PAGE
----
In the coming months, Intel will release the 545s in higher capacities that top out at 2TB. We hope Intel learns from the 512GB and takes a long look at pricing compared to other products on the market. Ideally, we would like to see the 545s 2TB sell for less than the 850 EVO. The 545s becomes exciting with 2TB of flash ready to hold a Steam Library, but pricing will play a large role in our enthusiasm.

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  • hannibal
    Good that other makers Are gaining Samsung! Intel will newer go price war with Samsung because it does not have to. It can always sell a Little bit slover at the same price or even higher, because Intel have very good reputation among users and exspecially corporates. But this means than Sansung does not get everything too easily anymore and other ssd makers will definitely cut down under Samsung, if They just have a chance.
    So competition is coming back to SSD Also! Also in higher level not only on very low end.
  • AgentLozen
    It's a shame that a big, well known company like Intel can't develop an SSD that beats a 2 year old competitor.

    What's important to keep in mind is that all modern SSDs are pushing against the SATA bandwidth cap. The benchmarks from this review indicate that every SSD tested performs pretty much the same in real world benchmarks.

    The most important variables right now (in SATA drives) are endurance and price. 3D flash memory should provide enough endurance for any mainstream user, but I would like to see the prices go down. I know we're in the middle of a flash shortage, but I was hoping that by 2017 we would have 1TB drives that cost $200.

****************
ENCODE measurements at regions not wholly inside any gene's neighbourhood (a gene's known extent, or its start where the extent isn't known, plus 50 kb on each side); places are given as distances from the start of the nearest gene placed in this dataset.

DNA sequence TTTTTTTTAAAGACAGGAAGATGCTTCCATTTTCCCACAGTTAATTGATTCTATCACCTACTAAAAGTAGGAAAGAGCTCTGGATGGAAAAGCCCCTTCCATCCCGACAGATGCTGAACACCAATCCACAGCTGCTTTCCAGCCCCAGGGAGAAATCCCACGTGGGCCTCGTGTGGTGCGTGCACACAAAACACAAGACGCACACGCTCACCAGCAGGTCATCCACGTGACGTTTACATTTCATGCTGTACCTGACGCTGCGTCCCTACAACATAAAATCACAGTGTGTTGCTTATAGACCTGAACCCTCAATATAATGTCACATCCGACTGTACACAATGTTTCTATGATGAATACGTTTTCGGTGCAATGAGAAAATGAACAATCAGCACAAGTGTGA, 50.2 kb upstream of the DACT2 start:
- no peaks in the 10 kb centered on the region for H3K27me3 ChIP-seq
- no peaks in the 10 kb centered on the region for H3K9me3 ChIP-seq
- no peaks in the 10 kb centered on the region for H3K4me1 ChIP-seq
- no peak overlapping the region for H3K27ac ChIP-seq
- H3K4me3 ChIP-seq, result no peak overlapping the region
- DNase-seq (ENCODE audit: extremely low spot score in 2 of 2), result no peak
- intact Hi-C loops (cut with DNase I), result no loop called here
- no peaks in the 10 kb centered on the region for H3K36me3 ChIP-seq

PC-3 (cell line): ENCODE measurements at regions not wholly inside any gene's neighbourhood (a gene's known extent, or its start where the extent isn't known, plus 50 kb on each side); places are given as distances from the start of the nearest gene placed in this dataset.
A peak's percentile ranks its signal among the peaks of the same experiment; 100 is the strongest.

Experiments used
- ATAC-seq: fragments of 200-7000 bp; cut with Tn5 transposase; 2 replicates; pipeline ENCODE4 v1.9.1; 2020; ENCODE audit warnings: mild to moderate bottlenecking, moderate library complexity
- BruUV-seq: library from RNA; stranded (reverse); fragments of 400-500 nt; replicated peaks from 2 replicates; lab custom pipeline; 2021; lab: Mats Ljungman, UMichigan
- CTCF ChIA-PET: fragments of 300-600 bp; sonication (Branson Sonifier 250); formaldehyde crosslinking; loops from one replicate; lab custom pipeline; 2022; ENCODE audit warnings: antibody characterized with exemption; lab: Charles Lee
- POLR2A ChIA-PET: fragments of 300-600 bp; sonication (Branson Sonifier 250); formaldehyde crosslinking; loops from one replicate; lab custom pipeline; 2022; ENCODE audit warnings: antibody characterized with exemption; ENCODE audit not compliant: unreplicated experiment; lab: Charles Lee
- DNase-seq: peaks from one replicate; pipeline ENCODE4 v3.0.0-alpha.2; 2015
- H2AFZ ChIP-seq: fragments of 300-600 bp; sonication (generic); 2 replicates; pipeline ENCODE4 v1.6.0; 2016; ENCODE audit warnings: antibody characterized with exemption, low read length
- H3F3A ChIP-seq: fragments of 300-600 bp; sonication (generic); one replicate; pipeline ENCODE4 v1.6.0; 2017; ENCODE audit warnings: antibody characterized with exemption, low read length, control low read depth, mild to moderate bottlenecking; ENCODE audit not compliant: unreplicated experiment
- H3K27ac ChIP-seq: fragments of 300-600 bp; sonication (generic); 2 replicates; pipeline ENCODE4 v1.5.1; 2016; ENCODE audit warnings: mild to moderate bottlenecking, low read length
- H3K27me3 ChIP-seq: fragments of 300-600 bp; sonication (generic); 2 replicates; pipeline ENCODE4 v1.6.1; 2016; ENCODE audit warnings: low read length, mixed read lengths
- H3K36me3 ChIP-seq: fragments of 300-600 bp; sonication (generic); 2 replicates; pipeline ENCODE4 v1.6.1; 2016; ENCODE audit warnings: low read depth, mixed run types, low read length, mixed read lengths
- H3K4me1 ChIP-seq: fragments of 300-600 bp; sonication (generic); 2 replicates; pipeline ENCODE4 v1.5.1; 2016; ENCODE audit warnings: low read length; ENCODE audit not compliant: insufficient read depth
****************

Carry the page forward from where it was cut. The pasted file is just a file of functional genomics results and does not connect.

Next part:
• derekullo
    The Real-World Software Performance must have been exceptionally boring to benchmark.

    Wow opened in ... omg 58 seconds again.
  • nzalog
    496490 said:
    It's a shame that a big, well known company like Intel can't develop an SSD that beats a 2 year old competitor. What's important to keep in mind is that all modern SSDs are pushing against the SATA bandwidth cap. The benchmarks from this review indicate that every SSD tested performs pretty much the same in real world benchmarks. The most important variables right now (in SATA drives) are endurance and price. 3D flash memory should provide enough endurance for any mainstream user, but I would like to see the prices go down. I know we're in the middle of a flash shortage, but I was hoping that by 2017 we would have 1TB drives that cost $200.